X-ray scattering techniques such as XPCS, surface scattering, and SAXS require a low noise 2D detector capable of covering a large range of time and intensity scales. To meet these requirements, we have developed “MAXIPIX”, a fast readout photon-counting pixel detector based on the Medipix2 [1] photon-counting readout chip developed by CERN.

Besides the photon-counting detection mode that provides essentially noise-free data, Medipix2 has other desirable qualities such as a readout dead time of less than 300 microseconds and a small pixel pitch of 55 x 55 micrometres square. These qualities make it particularly suitable for applications requiring high temporal and/or spatial resolution. To make best use of these capabilities, we developed a specific readout board called “PRIAM” for the simultaneous readout of five Medipix2 chips at their maximum speed ratings. We also developed a range of detector modules with flex cable connection to the high bandwidth PRIAM board input ports. Each module implements one or several Medipix2 chips bump-bonded to a 500 µm thick monolithic silicon pixelated sensor. Available detection surfaces are 14 x 14 mm2 (single chip), 28 x 28 mm2 (2x2 chips), and 71 x 14 mm2 (5x1 chips) (Figure 154a). The resulting frame rate is more than 1 kHz with a single chip and up to 350 Hz with multichip modules. The PRIAM board, the detector module and their power supplies are hosted in a compact housing, resulting in the MAXIPIX detector (Figure 154b). MAXIPIX is operated using a Linux-based high data rate acquisition station developed by the ESRF and achieving 1.6 Gbit/s data transfer rates.

Fig. 154: a) Multi-element detector module with 5 Medipix2 chips and 1280 x 256 pixels. b) MAXIPIX detector head.

The short readout dead time is exploited not only for high frame rate acquisition, but also for acquisition of high statistics data by frame accumulation with virtually no dead time losses.

The PRIAM readout board is also compatible with Timepix [2], a version of Medipix2 implementing a time stamping mode in addition to the standard photon-counting mode. This allowed clear resolution of the 176 ns period of the 16-bunch mode of the ESRF source (Figure 155) and opens new possibilities for time-resolved 2D detection in the 100 ns time range.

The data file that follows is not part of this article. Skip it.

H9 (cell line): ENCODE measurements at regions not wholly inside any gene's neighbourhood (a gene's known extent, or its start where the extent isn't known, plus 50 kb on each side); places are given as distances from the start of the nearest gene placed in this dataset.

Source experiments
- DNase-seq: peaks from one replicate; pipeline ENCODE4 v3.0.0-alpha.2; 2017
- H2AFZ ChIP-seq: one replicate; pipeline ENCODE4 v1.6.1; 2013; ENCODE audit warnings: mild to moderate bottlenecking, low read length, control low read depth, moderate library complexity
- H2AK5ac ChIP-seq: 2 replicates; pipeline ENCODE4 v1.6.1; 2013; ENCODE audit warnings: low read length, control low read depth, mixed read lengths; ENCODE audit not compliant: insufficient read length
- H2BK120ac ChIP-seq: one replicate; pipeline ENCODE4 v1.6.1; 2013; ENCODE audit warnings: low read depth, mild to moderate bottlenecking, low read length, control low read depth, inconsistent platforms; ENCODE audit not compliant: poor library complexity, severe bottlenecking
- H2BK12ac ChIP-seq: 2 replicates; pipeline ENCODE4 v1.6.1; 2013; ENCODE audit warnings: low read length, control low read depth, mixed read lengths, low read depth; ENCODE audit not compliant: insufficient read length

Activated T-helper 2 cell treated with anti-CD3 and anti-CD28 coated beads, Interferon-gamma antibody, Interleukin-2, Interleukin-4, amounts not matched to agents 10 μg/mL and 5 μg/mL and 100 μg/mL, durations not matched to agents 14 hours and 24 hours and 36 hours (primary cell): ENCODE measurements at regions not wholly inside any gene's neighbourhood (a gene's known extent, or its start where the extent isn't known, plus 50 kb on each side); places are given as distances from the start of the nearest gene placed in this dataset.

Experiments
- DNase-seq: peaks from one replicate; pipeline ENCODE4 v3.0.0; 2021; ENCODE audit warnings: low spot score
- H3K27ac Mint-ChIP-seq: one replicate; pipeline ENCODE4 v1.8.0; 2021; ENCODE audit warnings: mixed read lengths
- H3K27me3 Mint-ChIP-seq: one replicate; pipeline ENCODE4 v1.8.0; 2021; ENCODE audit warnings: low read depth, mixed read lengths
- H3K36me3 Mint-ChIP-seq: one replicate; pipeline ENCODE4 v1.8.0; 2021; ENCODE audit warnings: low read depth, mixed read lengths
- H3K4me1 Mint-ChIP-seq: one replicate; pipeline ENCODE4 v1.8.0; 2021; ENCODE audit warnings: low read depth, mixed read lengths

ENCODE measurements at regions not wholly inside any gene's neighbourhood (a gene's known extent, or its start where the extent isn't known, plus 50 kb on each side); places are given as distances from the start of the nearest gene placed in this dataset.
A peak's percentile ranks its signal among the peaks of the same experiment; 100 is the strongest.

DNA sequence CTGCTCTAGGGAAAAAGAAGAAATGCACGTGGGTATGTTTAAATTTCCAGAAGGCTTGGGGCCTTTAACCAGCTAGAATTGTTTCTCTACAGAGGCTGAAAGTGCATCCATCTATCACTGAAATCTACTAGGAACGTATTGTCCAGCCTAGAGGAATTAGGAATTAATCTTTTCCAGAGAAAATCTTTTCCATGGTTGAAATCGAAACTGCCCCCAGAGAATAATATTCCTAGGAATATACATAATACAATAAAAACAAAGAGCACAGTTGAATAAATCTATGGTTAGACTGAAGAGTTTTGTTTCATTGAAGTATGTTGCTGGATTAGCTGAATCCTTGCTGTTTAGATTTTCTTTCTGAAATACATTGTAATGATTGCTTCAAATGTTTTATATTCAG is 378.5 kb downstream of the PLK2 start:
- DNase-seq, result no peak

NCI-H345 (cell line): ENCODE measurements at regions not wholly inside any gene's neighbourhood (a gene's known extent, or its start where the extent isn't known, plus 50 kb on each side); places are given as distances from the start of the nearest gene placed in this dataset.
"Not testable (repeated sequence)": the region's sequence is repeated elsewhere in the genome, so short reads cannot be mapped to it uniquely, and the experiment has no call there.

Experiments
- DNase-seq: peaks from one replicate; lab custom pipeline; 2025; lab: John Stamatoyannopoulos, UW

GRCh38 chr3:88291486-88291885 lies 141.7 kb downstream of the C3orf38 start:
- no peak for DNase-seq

Fig. 155: Histogram of pixel values in images taken with MAXIPIX/Timepix in16-bunch machine mode, showing the time structure of the beam.

The MAXIPIX development was focused on high time and space resolutions rather than on a large physical detection area, thereby complementing other photon-counting systems like XPAD or PILATUS.

MAXIPIX is already in use at several ESRF beamlines. The principal applications are inelastic scattering (ID16), XPCS (ID10A), surface diffraction (ID03) and scattering (BM5, ID10B), coherent nanodiffraction (ID01), and micro-SAXS (ID13). In particular, the frame rate and spatial resolution characteristics proved to be particularly well suited to dynamic XPCS experiments [3], whereas the small pixel size together with the noiseless detection was exploited to improve the analyser performance on ID16 [4].

One limitation is the insufficient X-ray absorption efficiency of the silicon sensor above 20 keV. Hence our main development activity at present is focused on pixel sensors based on high-Z semiconductor materials in order to raise the energy limit to 50 keV or more. Recent tests on Medipix2 prototype modules with CdTe and GaAs sensors have shown the rapid advances made in high-Z sensor technologies. We expect to be able to deploy high-Z MAXIPIX versions to beamlines shortly. This will be of benefit to various existing applications. Moreover, it will open new perspectives, in particular in materials science and medical imaging.

In summary, we have built a versatile detector which is now routinely used on beamlines and which enabled improvements in several experimental methodologies. This provides motivation for further development programmes intended to widen the range of its applications.



The authors wish to thank the Medipix2 collaboration and in particular X. Llopart and L. Tlustos (CERN) for their advice on Medipix2 chip operation and their support in Medipix2 multichip assemblies testing.



[1] X. Llopart, M. Campbell, R. Dinapoli, D. SanSegundo and E. Pernigotti, IEEE Trans. Nucl. Sci. 49, 2279-2283 (2002).
[2] X. Llopart, R. Ballabriga, M. Campbell, L. Tlustos and W. Wong, Nucl. Instr. and Meth. A 581, 485 (2007) and erratum Nucl. Instr. and Meth. A 585, 106 (2008).
[3] C. Caronna, Y. Chushkin, A. Madsen and A. Cupane, Phys. Rev. Lett. 100, 055702 (2008).
[4] S. Huotari, G. Vankó, F. Albergamo, C. Ponchut, H. Graafsma, C. Henriquet, R. Verbeni and G. Monaco, J. Synch. Rad. 12, 467-472 (2005).


Principal publication and authors

C. Ponchut (a), J. Clément (a), J.M. Rigal (a) E. Papillon (a), J. Vallerga (b), D. LaMarra (c) and B Mikulec (d), Nucl. Instr. and Meth. A 576, 109 (2007).
(a) ESRF
(b) University of California Berkeley (USA)
(c) University of Geneva (Switzerland)
(d) CERN (Switzerland, France)